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Toxicity to soil microorganisms

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Description of key information

The chemical safety assessment according to Annex I of Regulation (EC) No. 1907/2006 does not indicate the need to investigate further the toxicity to soil microorganisms.

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No studies on long-term terrestrial toxicity are available for this substance. Due to the high Koc a considerable adsorption to sediment and soil is indicated. However, Fatty acids, C5-10, esters with pentaerythritol (CAS-No. 68424-31-7) has been shown to be readily biodegradable. Furthermore, four terrestrial toxicity studies to earthworms studies are available for four PE group members. Chronic toxicity studies conducted under GLP according to OECD 222 with earthworms exposed to the group members fatty acids, C16-18 and C18-unsaturated, esters with pentaerythritol (CAS 85711-45-1), 2,2-bis(hydroxymethyl)-1,3-propanediyl dioleate (CAS 25151-96-6) and fatty acids, C16-18 and C18-unsatd., tetraesters with pentaerythritol (CAS 68604-44-4) resulted in no effects on mortality and reproduction up to a concentration of 1000 mg/kg dw soil in all three chronic toxicity studies. Additionally, in an acute test according to OECD 207 with decanoic acid, mixed esters with heptanoic acid, octanoic acid, pentaerythritol and valeric acid (CAS No. 71010-76-9) no mortality occurred in both the control and treatment group resulting in a NOEC (14 d) ≥ 1000 mg/kg dw soil. These four substances represent both ends of the group and the results are used to cover other polyol esters by interpolation. The category member decanoic acid, mixed esters with heptanoic acid, octanoic acid, pentaerythritol and valeric acid (CAS 71010-76-9) belongs to the lower end of the category (C5-C10 fatty acid chain length) and is assumed to represent worst case in terms of absorption via pore water as explained above. The long-term studies with fatty acids, C16-18 and C18-unsaturated, esters with pentaerythritol (CAS 85711-45-1), 2,2-bis(hydroxymethyl)-1,3-propanediyl dioleate (CAS 25151-96-6) and fatty acids, C16-18 and C18-unsatd., tetraesters with pentaerythritol (CAS 68604-44-4) strengthen the read-across approach for esters with fatty alcohol chain lengths of C16-18 and C18 unsaturated.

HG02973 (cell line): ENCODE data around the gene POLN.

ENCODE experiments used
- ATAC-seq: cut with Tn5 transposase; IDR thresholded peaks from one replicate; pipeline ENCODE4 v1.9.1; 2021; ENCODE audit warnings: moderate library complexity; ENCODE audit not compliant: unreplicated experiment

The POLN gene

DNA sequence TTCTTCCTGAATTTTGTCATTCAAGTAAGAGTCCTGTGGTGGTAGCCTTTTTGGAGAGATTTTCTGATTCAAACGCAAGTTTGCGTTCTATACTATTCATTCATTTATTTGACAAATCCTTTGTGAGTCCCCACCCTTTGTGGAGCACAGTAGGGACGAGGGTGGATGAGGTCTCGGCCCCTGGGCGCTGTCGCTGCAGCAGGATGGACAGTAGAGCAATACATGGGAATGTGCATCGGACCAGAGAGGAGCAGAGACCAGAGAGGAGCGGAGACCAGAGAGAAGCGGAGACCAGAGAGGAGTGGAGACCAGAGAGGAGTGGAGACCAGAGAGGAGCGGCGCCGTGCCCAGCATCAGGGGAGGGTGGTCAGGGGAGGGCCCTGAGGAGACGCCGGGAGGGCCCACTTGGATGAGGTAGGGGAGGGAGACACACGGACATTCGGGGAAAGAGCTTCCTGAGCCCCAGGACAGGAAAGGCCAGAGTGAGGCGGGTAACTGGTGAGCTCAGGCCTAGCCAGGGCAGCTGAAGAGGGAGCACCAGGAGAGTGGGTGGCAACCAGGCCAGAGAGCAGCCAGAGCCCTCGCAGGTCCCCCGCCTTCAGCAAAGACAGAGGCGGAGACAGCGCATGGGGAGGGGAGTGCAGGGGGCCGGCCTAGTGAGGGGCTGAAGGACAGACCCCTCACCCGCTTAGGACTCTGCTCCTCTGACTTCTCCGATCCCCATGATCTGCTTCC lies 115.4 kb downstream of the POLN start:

This is supported by further evidence from literature data. This data showed that soil microorganism communities are well capable of degrading fatty acid esters (Hita et al., 1996 and Cecutti et al., 2002) and use them as energy source (Banchio & Gramajo, 1997). Hita et al. investigated the degradation of the model molecule tristearin which is a triglyceride containing of glycerin tri-esterified with stearic acid in three different soils for 4 weeks. The amount of stearic acid increased in considerable amounts during the experiment showing the hydrolytic activity of lipases breaking the ester bonds. The investigation of ester fractions moreover showed the generation of new alkanoic acids (methyl stearate, ethyl stearate and propyl stearate) which were not determined in the controls. Nevertheless the amounts were no longer present after 4 weeks, which leads to the assumption that degradation by soil microorganisms had occurred. The same was shown by Cecutti et al. (2003). One soil sample was chosen and incubated with methyl oleate (plant oil) for 120 d. Methyl oleate and its metabolites were completely degraded after 60 d. Streptomyces coelicolor, a common gram-positive soil bacterium uses fatty acids (C4-C18) as sole carbon end energy source indicating that fatty acids are not-toxic and can be used for catabolism (Banchio and Gramajo, 1997). The available literature data shows that soil microorganisms are capable to break-up ester bonds and degrade fatty acids in significant amounts. Moreover, the data indicated the non-toxic properties of fatty acids since they can be used as energy source.

Therefore as a part of a weight of Evidence (WoE) approach which is in accordance to the REACh Regulation (EC) No 1907/2006, Annex XI General rules for adaptation of the standard testing regime set out in Annexes VII to X, 1.2, to cover the data requirements of Regulation (EC) No. 1907/2007, one can conclude from all available literature and data that due to a) the observed absence of toxicological effects on aquatic organisms, b) the lack of chronic exposure and c) the, acknowledged metabolisation of fatty acid esters, terrestrial toxicity, and in particular toxicity to soil micororganisms, is not of concern for PE esters.